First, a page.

About the Media Insight Project
The Media Insight Project is undertaking a series of major studies on the habits of news consumers in the United States.

AP-NORC_JournalismGenPop_166x110.pngAmericans and the News Media: What they do — and don’t — understand about each other

Through twin surveys of both the public and journalists, this study from The Media Insight Project, a collaboration between the American Press Institute and The AP-NORC Center, finds that the erosion of Americans’ trust in their news media is related to a communication gap between journalists and the public about the newsgathering process. While the public doesn’t fully understand how journalists work, journalists actually underestimate the public’s knowledge about their craft.


APNORC_SubscriptionHero2_166x110.pngPaths to Subscription: Why Recent Subscribers Chose to Pay for News

This study from The Media Insight Project, a collaboration between the American Press Institute and The AP-NORC Center, surveyed recent newspaper subscribers to explore the paths consumers take to subscribing. It finds that a discount or promotional offer often triggers people to begin paying for the paper, but many also want access to local news, worry about the accuracy of free sources, or simply found the articles interesting.


AP-NORC_PARTISANSHIP_Hero_166x110.pngPartisanship and the Media: How Personal Politics Affect Where People Go, What They Trust, and Whether They Pay

The Media Insight Project investigates how Americans of different partisan stripes get news and their attitudes toward the news media. It finds that Democrats and Republicans are equally likely to pay for news, go to social media for news, get news multiple times day, and point to a local news source as their most commonly used news media. Independents provide a bigger contrast with lower levels of news engagement. A partisan divide appears in attitudes toward news, as Republicans express more dissatisfaction with the reliability and value of all types of news, even those they pay for and use most often.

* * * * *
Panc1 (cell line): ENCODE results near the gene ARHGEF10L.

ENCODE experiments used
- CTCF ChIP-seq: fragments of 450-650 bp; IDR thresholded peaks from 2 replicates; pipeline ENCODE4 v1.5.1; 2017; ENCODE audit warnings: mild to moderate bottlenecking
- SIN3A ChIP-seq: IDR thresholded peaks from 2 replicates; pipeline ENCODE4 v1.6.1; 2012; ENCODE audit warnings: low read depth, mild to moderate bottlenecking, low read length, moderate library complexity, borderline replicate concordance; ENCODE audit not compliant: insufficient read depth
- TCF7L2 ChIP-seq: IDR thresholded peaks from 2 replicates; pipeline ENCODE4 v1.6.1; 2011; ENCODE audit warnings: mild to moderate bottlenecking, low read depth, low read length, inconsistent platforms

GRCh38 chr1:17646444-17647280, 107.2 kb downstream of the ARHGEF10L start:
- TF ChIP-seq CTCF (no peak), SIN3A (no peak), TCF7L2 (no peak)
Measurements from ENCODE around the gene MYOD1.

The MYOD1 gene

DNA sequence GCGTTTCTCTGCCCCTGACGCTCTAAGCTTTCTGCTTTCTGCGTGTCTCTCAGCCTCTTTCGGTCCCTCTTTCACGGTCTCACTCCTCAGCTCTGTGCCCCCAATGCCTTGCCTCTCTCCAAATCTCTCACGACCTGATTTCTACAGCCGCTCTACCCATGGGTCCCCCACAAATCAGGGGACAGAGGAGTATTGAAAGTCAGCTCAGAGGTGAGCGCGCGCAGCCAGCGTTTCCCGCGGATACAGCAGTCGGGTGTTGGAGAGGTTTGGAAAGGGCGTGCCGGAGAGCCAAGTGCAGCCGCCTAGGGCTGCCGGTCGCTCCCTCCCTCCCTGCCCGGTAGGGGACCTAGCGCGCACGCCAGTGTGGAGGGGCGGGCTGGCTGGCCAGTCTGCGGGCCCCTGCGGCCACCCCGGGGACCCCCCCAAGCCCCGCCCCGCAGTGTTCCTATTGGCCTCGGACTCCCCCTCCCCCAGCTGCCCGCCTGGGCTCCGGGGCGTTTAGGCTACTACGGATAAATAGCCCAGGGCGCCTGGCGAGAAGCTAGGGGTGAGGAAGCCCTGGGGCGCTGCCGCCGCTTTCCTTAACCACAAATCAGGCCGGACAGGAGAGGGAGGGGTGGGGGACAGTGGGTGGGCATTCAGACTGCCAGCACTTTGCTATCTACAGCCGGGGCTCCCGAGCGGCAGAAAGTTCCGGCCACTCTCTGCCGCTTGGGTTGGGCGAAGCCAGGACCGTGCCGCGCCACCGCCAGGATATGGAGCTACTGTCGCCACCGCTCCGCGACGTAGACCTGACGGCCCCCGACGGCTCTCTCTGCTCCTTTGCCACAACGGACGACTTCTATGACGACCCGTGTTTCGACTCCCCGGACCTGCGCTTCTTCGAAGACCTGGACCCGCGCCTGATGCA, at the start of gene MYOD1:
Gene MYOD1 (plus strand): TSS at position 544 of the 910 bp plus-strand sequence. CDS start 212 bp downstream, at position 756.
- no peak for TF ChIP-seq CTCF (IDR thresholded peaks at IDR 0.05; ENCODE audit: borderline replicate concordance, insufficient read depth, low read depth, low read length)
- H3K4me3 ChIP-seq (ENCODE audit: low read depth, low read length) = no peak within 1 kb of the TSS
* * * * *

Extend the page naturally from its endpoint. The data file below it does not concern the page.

“My” Media Versus “The” Media: Trust in News Depends on Which News Media You Mean

This Media Insight Project study explores Americans’ attitudes about news media generally compared to the news media they consume. It finds that, while Americans are skeptical of “the news media” in the abstract, they generally trust the news they themselves rely on. It also finds that most people mention traditional or mainstream news sources as the ones they turn to.


AP-NORC_PayForNews_166x110.jpgPaying for News: Why People Subscribe and What It Says About the Future of Journalism

This Media Insight Project study investigates who subscribes to news, what motivates them, and how they differ from those who don’t pay for news. It finds that more than half of Americans pay for news, and payers come from all age, education, income, and racial groups. The results show people are drawn to subscribe to news for three main reasons: a publication excels at covering a key topic, friends or family use it, and discounts or promotions. It also analyzes who doesn’t pay and why they do not pay to help identify opportunities to engage these non-paying news consumers.


AP-NORC_Ads_176x138.jpgThe Future of Digital Advertising: Designs for Mobile Screens May Be More Effective

This Media Insight Project study uses an experiment to explore which types of ads are most effective in a digital environment. It finds that advertising formats designed more recently, and with mobile in mind, can be less intrusive. Compared with ad formats designed for other web environments, they can also improve recall of the product being advertised and enhance trust in the article where the ad appears.


AP_SocialMedia_DE-ID_869x576.jpg'Who Shared It?': How Americans Decide What News to Trust on Social Media